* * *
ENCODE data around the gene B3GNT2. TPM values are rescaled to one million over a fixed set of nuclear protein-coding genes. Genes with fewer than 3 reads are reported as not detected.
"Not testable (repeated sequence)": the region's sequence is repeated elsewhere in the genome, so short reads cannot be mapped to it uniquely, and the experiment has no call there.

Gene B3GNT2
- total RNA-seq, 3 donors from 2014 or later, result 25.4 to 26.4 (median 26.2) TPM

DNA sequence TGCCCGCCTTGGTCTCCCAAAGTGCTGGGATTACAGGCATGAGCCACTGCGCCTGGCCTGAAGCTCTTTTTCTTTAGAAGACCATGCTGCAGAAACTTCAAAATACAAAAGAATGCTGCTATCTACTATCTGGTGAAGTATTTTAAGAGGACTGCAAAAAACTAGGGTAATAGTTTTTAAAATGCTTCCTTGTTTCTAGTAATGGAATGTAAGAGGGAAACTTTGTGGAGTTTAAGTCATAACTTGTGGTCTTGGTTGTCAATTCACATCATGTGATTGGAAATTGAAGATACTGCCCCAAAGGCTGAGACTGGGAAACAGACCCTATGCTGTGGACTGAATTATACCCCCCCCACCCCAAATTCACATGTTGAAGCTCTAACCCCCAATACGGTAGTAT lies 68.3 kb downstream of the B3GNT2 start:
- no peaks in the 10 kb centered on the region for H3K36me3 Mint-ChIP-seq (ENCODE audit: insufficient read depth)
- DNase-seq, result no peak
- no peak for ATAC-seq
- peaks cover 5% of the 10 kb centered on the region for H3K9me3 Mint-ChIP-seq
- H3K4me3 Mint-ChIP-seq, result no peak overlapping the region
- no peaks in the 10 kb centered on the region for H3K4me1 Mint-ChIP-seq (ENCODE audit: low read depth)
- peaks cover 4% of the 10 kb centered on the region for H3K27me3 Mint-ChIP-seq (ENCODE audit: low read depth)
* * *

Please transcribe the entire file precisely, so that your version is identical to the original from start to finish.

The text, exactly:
ENCODE data around the gene B3GNT2. TPM values are rescaled to one million over a fixed set of nuclear protein-coding genes. Genes with fewer than 3 reads are reported as not detected.
"Not testable (repeated sequence)": the region's sequence is repeated elsewhere in the genome, so short reads cannot be mapped to it uniquely, and the experiment has no call there.

Gene B3GNT2
- total RNA-seq, 3 donors from 2014 or later, result 25.4 to 26.4 (median 26.2) TPM

DNA sequence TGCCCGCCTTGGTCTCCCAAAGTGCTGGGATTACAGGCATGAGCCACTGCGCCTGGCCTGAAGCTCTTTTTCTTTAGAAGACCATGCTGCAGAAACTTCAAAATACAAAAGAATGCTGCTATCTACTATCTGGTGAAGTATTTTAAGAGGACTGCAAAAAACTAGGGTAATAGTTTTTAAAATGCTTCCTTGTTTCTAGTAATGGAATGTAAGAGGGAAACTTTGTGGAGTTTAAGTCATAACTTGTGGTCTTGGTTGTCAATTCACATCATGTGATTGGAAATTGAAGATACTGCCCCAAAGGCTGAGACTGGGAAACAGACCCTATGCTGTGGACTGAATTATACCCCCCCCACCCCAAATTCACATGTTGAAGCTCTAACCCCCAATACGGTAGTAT lies 68.3 kb downstream of the B3GNT2 start:
- no peaks in the 10 kb centered on the region for H3K36me3 Mint-ChIP-seq (ENCODE audit: insufficient read depth)
- DNase-seq, result no peak
- no peak for ATAC-seq
- peaks cover 5% of the 10 kb centered on the region for H3K9me3 Mint-ChIP-seq
- H3K4me3 Mint-ChIP-seq, result no peak overlapping the region
- no peaks in the 10 kb centered on the region for H3K4me1 Mint-ChIP-seq (ENCODE audit: low read depth)
- peaks cover 4% of the 10 kb centered on the region for H3K27me3 Mint-ChIP-seq (ENCODE audit: low read depth)